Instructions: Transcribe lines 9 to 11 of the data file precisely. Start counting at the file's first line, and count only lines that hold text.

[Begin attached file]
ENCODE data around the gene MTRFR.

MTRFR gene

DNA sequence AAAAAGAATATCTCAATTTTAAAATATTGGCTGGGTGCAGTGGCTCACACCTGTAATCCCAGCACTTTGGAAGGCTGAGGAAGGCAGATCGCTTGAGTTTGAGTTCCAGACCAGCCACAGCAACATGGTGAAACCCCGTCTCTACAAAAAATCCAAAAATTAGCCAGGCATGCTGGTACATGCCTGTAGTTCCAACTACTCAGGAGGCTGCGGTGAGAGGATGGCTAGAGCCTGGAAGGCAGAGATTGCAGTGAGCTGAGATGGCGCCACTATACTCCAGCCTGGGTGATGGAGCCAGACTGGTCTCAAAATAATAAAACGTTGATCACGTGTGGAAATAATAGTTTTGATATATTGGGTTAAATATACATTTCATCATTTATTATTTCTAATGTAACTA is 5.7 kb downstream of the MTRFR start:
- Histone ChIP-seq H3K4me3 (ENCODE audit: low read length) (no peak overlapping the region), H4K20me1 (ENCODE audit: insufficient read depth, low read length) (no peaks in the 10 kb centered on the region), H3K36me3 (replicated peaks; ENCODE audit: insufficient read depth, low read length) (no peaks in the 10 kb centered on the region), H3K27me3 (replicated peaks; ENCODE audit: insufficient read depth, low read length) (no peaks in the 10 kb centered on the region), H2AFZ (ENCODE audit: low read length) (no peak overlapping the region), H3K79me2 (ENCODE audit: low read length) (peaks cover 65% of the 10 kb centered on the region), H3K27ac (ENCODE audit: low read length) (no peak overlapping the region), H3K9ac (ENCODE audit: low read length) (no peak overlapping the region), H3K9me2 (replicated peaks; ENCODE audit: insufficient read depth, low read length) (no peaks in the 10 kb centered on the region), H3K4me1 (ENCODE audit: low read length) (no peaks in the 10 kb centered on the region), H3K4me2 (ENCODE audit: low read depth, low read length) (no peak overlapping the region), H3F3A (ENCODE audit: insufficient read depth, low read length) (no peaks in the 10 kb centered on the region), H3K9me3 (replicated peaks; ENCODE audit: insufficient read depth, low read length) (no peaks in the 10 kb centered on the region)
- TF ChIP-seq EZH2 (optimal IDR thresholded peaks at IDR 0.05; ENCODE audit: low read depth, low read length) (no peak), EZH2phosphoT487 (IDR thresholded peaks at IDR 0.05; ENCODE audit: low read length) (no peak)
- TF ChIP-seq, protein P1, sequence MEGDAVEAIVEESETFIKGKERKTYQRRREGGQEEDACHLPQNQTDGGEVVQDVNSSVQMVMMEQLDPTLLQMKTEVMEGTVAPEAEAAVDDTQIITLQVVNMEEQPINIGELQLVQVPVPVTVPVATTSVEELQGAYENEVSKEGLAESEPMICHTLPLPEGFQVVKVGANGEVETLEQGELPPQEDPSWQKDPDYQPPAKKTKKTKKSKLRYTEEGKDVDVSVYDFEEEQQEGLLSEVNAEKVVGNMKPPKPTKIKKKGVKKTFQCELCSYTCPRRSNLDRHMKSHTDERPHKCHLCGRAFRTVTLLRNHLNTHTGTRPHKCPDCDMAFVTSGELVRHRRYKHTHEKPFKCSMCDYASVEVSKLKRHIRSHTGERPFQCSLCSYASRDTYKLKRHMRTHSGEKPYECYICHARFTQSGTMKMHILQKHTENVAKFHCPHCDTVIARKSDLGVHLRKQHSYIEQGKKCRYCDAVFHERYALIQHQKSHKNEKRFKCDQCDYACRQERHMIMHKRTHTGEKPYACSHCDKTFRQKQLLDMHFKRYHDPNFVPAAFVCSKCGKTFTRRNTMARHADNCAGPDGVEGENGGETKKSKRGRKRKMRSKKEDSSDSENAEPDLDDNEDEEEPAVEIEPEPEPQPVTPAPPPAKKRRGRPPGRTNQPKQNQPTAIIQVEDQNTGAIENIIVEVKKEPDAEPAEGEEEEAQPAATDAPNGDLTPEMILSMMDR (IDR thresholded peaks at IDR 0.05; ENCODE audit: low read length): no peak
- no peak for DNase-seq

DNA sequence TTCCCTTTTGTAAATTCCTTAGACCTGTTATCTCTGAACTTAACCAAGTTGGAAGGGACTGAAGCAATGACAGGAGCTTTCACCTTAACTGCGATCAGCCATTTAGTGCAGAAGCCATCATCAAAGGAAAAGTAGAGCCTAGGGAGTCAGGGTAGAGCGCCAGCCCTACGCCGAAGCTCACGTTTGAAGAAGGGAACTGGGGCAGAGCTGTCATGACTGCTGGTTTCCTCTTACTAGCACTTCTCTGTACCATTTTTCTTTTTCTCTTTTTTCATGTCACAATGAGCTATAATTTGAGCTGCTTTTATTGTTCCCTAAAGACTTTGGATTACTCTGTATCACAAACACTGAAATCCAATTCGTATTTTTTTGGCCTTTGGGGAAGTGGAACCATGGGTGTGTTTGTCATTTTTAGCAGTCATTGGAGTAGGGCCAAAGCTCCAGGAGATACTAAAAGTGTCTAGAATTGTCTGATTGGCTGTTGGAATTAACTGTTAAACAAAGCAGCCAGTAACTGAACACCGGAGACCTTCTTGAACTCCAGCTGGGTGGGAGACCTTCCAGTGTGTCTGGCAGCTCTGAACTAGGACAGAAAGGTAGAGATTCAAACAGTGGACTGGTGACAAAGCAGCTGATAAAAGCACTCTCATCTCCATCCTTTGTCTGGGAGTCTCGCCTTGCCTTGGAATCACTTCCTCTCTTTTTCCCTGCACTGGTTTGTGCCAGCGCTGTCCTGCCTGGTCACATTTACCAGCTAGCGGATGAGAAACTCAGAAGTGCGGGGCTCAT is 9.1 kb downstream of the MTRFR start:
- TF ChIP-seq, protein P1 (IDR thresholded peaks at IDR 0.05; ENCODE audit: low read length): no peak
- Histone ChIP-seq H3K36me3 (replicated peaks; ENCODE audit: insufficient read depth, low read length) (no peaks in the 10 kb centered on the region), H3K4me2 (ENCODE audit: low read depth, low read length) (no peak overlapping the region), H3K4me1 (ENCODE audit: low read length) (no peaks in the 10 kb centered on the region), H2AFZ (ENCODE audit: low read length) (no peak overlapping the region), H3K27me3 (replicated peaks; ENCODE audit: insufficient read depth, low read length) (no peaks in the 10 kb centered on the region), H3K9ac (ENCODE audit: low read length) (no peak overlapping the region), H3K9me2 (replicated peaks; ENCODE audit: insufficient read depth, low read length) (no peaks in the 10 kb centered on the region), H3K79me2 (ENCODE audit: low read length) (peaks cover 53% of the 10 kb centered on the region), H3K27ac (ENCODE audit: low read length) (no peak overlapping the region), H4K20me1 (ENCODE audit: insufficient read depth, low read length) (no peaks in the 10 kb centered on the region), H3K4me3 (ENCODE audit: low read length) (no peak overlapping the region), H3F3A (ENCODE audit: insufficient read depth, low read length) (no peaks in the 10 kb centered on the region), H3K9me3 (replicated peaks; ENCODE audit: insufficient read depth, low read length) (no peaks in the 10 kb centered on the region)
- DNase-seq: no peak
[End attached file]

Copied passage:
- TF ChIP-seq, protein P1 (IDR thresholded peaks at IDR 0.05; ENCODE audit: low read length): no peak
- Histone ChIP-seq H3K36me3 (replicated peaks; ENCODE audit: insufficient read depth, low read length) (no peaks in the 10 kb centered on the region), H3K4me2 (ENCODE audit: low read depth, low read length) (no peak overlapping the region), H3K4me1 (ENCODE audit: low read length) (no peaks in the 10 kb centered on the region), H2AFZ (ENCODE audit: low read length) (no peak overlapping the region), H3K27me3 (replicated peaks; ENCODE audit: insufficient read depth, low read length) (no peaks in the 10 kb centered on the region), H3K9ac (ENCODE audit: low read length) (no peak overlapping the region), H3K9me2 (replicated peaks; ENCODE audit: insufficient read depth, low read length) (no peaks in the 10 kb centered on the region), H3K79me2 (ENCODE audit: low read length) (peaks cover 53% of the 10 kb centered on the region), H3K27ac (ENCODE audit: low read length) (no peak overlapping the region), H4K20me1 (ENCODE audit: insufficient read depth, low read length) (no peaks in the 10 kb centered on the region), H3K4me3 (ENCODE audit: low read length) (no peak overlapping the region), H3F3A (ENCODE audit: insufficient read depth, low read length) (no peaks in the 10 kb centered on the region), H3K9me3 (replicated peaks; ENCODE audit: insufficient read depth, low read length) (no peaks in the 10 kb centered on the region)
- DNase-seq: no peak